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Berger’s Burg: U.S. flag much more than colorful piece of cloth

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It was World War II and Hitler's “Fortress Europe” stood ominously between...

By Alex Berger

On June 6, 1944, 5,000 Allied ships, 2,000 aircraft, and 160,000 soldiers arrived on the northern coast of France to fight on beaches called Utah, Omaha, Gold, June, and Sword.

It was World War II and Hitler's “Fortress Europe” stood ominously between the soldiers and an end to the bitter war. Our troops carried military equipment and supplies, provisions, and other essentials into battle.

They also brought along another necessity - a multitude of colorful rectangular pieces of cloth. These were not weapons, yet they were as indispensable to our fighting men as any tool of war. These pieces of cloth were the flag, the symbol of our country.

Our flag had been brought into every battle in every war America has fought since the country's inception, from the Revolutionary War and the Battle of Bemnington on Aug. 16, 1777 right up to Desert Storm. Our soldiers rid the world of Nazi tyranny in World War II and carried home this banner in triumph, as their compatriots did in previous and subsequent years. Each victory, though, extracted an irreplaceable toll of precious American lives.

On June 14, we celebrate another Flag Day. Although it is an official holiday in only one state — Pennsylvania — it is one day that should be dear to every American. Historically, it was in Philadelphia that the Continental Congress adopted the first official American flag, on June 14, 1777. At the time, the 13 American colonies were fighting for freedom from Great Britain. As a symbol of their united effort, and their independence, they needed one flag.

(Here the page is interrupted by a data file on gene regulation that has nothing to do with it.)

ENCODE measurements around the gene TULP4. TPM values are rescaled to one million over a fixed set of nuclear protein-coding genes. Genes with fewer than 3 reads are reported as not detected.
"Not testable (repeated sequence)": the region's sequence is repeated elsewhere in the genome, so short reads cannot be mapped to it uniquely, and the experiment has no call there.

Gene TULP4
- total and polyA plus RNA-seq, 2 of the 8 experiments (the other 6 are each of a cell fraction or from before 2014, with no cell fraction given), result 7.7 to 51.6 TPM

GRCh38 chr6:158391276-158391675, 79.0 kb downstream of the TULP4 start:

When the Revolutionary War started in 1776, Americans actually fought under many different flags. One flag displayed a pine tree and the words, “An Appeal To Heaven.” Another had a rattlesnake and the words, “Don’t Tread On Me.” Others had “Liberty or Death” or “Conquer or Die.”

The newly devised flag had 13 stripes — 7 red and 6 white - and 13 white stats in a field of blue. No one knows who designed the flag or made the first one. There is also no record of why red, white, and blue were chosen as the colors of the flag. But it was thought that the red stands for hardiness and courage, the white for purity and innocence, and the blue force, perseverance, and justice. The stripes stand for the 13 original colonies and one star represented each state.

The popular belief that a committee composed of George Washington, Robert Morris, and George Ross called upon Betsy Ross of Philadelphia and commissioned her to make the first flag is very dubious. There is no substantial evidence that this ever occurred. Questionable, as well, are the words credited to George Washington about the origin of the flag’s colors: “We take the stars from heaven, the red from our mother country separating it by white stripes, thus showing that we have separated from her, and the white stripes shall go down to posterity, representing her liberty.”

From the admission of Vermont into the union in 1791, through the admissions of Hawaii and Alaska in 1959, the 13 original stars expanded to 50.

I expect that this Flag Day will be the same as many previous ones — a day of apathy. Also, seeing the Stars and Stripes worn as a piece of clothing is most disconcerting to many veterans. Sadly, many of us have lost the flag’s true meaning.

Every Flag Day, I take solace in reading this wonderful passage below about 01’ Glory. It reignites my allegiance to our Grand Old Flag, and perhaps it will do the same for you. I took the liberty of updating parts of it: